One CIA-led unit investigated Curveball himself. The leader was "Jerry," a veteran CIA bio-weapons analyst who had championed Curveball's case at the CIA weapons center. They found Curveball's personnel file in an Iraqi government storeroom. It was devastating.
Most important, records showed Curveball had been fired in 1995, at the very time he said he had begun working on bio-warfare trucks. A former CIA official said Curveball also apparently was jailed for a sex crime and then drove a Baghdad taxi.
Jerry and his team interviewed 60 of Curveball's family, friends and co-workers. They all denied working on germ weapons trucks. Curveball's former bosses at the engineering center said the CIA had fallen for "water cooler gossip" and "corridor conversations."
"The Iraqis were all laughing," recalled a former member of the survey group. "They were saying, 'This guy? You've got to be kidding.' "
Jerry tracked down Curveball's Sunni Muslim parents in a middle-class Baghdad neighborhood.
"Our guy was very polite," Kay recalled. "He said, 'We understand your son doesn't like Americans.' His mother looked shocked. She said, 'No, no! He loves Americans.' And she took him into [her son's] bedroom and it was filled with posters of American rock stars. It was like any other teenage room. She said one of his goals was to go to America."
The deeper Jerry probed, the worse Curveball looked.
Childhood friends called him a "great liar" and a "con artist." Another called him "a real operator." The team reported that "people kept saying what a rat Curveball was."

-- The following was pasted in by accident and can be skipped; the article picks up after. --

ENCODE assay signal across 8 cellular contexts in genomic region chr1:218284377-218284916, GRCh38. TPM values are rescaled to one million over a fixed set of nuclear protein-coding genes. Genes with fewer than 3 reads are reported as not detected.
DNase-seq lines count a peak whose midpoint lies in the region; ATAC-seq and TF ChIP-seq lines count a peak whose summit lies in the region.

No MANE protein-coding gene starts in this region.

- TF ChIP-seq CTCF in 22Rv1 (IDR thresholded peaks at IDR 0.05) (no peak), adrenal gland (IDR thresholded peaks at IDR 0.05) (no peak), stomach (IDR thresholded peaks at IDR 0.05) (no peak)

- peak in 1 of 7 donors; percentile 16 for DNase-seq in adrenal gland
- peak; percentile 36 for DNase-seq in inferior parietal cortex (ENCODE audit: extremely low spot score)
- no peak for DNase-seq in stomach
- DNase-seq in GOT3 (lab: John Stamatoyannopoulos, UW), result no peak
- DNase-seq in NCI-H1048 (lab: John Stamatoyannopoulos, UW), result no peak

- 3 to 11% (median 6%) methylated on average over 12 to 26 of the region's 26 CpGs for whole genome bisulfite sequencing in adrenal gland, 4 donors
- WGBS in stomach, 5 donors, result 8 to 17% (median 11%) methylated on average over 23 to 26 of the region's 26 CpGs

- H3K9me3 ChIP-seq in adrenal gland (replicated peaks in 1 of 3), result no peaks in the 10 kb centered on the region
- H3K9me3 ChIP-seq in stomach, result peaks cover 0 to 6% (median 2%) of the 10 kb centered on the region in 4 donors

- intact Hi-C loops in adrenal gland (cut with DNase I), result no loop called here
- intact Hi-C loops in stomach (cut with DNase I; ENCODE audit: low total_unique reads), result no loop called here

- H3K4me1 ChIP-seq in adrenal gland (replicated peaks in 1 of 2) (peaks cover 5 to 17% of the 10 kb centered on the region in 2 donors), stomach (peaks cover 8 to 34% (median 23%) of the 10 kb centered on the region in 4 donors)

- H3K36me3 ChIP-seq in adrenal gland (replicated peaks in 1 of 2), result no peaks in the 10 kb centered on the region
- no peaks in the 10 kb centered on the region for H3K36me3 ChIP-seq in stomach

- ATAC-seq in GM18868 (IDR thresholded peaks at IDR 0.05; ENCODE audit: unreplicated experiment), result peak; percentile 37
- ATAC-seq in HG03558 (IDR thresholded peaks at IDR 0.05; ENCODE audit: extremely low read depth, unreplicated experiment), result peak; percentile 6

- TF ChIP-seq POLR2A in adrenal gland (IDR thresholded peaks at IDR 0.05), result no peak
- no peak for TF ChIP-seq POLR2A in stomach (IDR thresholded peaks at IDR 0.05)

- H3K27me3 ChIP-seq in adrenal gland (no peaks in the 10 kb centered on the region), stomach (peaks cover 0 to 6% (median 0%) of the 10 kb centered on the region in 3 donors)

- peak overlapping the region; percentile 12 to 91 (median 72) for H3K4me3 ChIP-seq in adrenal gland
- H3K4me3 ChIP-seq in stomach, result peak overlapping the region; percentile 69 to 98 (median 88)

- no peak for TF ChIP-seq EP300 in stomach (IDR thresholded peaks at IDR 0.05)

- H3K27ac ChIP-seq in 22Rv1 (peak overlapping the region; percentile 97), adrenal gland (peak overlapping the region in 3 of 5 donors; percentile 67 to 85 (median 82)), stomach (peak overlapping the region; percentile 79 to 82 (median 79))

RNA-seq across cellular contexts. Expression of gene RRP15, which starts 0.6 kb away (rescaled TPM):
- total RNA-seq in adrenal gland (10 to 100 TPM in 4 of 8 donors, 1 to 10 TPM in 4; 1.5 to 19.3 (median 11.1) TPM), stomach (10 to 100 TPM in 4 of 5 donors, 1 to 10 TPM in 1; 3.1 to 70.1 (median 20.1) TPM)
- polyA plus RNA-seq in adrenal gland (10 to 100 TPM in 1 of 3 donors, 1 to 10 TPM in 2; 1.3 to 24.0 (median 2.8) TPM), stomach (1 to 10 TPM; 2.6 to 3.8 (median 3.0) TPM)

Jerry and another CIA analyst abruptly broke off the investigation and took a military flight back to Washington. Kay said Jerry appeared to be nearing a nervous breakdown.
"They had been true believers in Curveball," Kay said. "They absolutely believed in him. They knew every detail in his file. But it was total hokum. There was no truth in it. They said they had to go home to explain how all this was all so wrong. They wanted to fight the battle at the CIA."
Back home, senior CIA officials resisted. Jerry was "read the riot act" and accused of "making waves" by his office director, according to the presidential commission. He and his colleague ultimately were transferred out of the weapons center.
The CIA was "very, very vindictive," Kay said.
Soon after, Jerry got in touch with Michael Scheuer, a CIA analyst who felt he had been sidelined for criticizing CIA counterterrorism tactics. Scheuer would quit within a year.
"Jerry had become kind of a nonperson," Scheuer recalled of their meeting. "There was a tremendous amount of pressure on him not to say anything. Just to sit there and shut up."
A CIA spokeswoman confirmed the account, but declined to comment further. Jerry still works at the CIA and could not be contacted for this report. His former supervisor, reached at home, said she could not speak to the media. "What was done to them was wrong," said a former Pentagon official who investigated the case for the presidential commission. "But we didn't see it so much as a cover-up as an expression of how profoundly resistant to recognizing mistakes the CIA culture was."
In December 2003, Kay flew back to CIA headquarters. He said he told Tenet that Curveball was a liar and he was convinced Iraq had no mobile labs or other illicit weapons. CIA officials confirm their exchange.
Kay said he was assigned to a windowless office without a working telephone.